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17 April 2014 12:48 pm ,
Vol. 344 ,
Officials last week revealed that the U.S. contribution to ITER could cost $3.9 billion by 2034—roughly four times the...
An experimental hepatitis B drug that looked safe in animal trials tragically killed five of 15 patients in 1993. Now,...
Using the two high-quality genomes that exist for Neandertals and Denisovans, researchers find clues to gene activity...
A new report from the Intergovernmental Panel on Climate Change (IPCC) concludes that humanity has done little to slow...
Astronomers have discovered an Earth-sized planet in the habitable zone of a red dwarf—a star cooler than the sun—500...
Three years ago, Jennifer Francis of Rutgers University proposed that a warming Arctic was altering the behavior of the...
- 17 April 2014 12:48 pm , Vol. 344 , #6181
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Research Chimps Get New Caretakers
15 May 2001 7:00 pm
After a yearlong search, the National Institutes of Health (NIH) has found a new caretaker for nearly 300 chimpanzees once used in medical research. The decision is a mixed blessing for animal activists, who are pushing for the chimps to be released to a retirement sanctuary.
Animal-welfare groups have complained loudly about the chimps' current caretaker, the Coulston Foundation of Alamogordo, New Mexico. They charge that the privately owned foundation provides inadequate veterinary care and keeps its animals in unsafe conditions. The foundation has denied those charges. In 1999, Coulston settled one investigation by the U.S. Department of Agriculture (USDA) into animal welfare violations (ScienceNOW, 2 September 1999) by agreeing to give up 300 of the approximately 600 chimpanzees the foundation then owned. NIH acquired 288 of Coulston's chimps last May and since then has conducted several unsuccessful searches for a caretaker.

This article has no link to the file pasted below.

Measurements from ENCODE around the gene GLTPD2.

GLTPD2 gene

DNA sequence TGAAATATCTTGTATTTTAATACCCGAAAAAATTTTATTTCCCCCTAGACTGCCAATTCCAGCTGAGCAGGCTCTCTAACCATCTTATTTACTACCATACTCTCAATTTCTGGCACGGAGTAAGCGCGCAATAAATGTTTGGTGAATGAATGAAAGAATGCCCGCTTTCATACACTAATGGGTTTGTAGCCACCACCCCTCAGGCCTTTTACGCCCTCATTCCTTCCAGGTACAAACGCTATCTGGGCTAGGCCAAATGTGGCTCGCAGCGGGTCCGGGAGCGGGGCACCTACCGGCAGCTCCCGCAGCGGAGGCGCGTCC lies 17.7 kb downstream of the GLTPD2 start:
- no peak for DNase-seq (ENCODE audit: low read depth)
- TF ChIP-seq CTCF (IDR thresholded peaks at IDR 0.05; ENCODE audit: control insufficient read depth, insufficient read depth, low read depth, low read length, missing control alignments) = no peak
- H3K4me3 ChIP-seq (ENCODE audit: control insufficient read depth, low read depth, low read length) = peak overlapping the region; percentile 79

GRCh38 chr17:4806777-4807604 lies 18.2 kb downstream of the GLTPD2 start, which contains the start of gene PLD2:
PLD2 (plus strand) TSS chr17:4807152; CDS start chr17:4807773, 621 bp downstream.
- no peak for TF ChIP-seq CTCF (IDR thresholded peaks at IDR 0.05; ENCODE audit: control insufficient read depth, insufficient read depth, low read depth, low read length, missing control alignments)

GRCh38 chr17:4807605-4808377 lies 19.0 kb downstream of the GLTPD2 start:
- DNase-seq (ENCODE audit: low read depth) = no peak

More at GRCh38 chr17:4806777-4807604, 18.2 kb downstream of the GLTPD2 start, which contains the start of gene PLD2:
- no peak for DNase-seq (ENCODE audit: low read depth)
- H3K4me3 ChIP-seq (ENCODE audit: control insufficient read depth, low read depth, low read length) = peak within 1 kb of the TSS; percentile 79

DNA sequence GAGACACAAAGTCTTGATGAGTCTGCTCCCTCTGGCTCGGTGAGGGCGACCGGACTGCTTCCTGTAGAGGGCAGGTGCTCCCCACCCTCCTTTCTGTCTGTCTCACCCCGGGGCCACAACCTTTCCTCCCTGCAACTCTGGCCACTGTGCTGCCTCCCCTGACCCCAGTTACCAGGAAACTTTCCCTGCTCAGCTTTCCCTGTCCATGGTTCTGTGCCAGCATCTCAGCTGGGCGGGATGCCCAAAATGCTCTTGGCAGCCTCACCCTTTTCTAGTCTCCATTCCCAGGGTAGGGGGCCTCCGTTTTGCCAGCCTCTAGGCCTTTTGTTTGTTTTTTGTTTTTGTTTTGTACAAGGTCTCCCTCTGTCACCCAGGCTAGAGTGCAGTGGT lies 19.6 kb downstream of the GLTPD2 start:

NIH officials have confirmed that they plan to sign a 10-year, $42.8 million contract with Charles River Laboratories, a company based in Wilmington, Massachusetts. The corporation would assume care for the NIH-owned chimpanzees, most infected with HIV or hepatitis during NIH research, at the Holloman Air Force Base in New Mexico. No experiments will be conducted at Holloman, says Judith Vaitukaitis, director of NIH's National Center for Research Resources, although NIH-funded scientists interested in conducting research on the chimps may arrange for animals to be transported to other sites.
The new caretaker is a positive step, says Linda Brent, president of Chimp Haven, an organization in San Antonio, Texas, that hopes to build retirement sanctuaries for former research chimpanzees. "I am hopeful that in the future [the chimpanzees] will be able to be moved out [of research] and fully retired," she says.